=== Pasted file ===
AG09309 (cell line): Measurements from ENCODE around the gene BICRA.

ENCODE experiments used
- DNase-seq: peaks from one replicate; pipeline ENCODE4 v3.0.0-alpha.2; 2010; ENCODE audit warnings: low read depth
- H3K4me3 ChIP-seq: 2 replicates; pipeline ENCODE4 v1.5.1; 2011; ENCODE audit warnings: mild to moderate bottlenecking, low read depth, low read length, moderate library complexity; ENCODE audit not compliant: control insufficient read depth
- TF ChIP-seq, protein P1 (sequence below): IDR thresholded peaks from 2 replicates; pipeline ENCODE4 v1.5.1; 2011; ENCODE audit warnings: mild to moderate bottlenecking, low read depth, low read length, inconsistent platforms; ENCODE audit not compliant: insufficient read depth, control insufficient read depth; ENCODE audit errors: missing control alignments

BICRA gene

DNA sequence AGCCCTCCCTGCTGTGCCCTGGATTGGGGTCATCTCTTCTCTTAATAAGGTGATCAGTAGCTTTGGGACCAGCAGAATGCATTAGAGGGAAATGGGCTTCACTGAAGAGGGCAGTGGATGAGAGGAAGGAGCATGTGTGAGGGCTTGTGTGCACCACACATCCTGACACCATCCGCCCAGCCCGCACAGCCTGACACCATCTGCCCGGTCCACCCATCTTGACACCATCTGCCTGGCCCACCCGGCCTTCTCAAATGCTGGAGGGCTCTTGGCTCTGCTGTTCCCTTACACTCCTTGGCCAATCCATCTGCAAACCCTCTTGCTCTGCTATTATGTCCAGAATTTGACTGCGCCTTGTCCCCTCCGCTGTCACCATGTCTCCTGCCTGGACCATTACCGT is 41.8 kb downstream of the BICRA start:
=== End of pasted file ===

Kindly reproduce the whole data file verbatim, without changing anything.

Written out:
AG09309 (cell line): Measurements from ENCODE around the gene BICRA.

ENCODE experiments used
- DNase-seq: peaks from one replicate; pipeline ENCODE4 v3.0.0-alpha.2; 2010; ENCODE audit warnings: low read depth
- H3K4me3 ChIP-seq: 2 replicates; pipeline ENCODE4 v1.5.1; 2011; ENCODE audit warnings: mild to moderate bottlenecking, low read depth, low read length, moderate library complexity; ENCODE audit not compliant: control insufficient read depth
- TF ChIP-seq, protein P1 (sequence below): IDR thresholded peaks from 2 replicates; pipeline ENCODE4 v1.5.1; 2011; ENCODE audit warnings: mild to moderate bottlenecking, low read depth, low read length, inconsistent platforms; ENCODE audit not compliant: insufficient read depth, control insufficient read depth; ENCODE audit errors: missing control alignments

BICRA gene

DNA sequence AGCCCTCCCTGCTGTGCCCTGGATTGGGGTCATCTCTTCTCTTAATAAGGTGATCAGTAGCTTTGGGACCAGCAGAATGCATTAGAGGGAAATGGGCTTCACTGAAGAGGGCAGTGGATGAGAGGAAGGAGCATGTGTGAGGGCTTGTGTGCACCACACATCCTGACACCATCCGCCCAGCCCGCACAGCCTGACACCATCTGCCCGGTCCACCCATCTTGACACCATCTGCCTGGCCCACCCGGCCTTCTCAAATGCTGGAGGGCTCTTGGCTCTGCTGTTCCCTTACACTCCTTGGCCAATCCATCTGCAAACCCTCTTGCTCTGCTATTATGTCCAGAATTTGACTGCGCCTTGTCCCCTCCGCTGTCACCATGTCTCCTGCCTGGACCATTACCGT is 41.8 kb downstream of the BICRA start: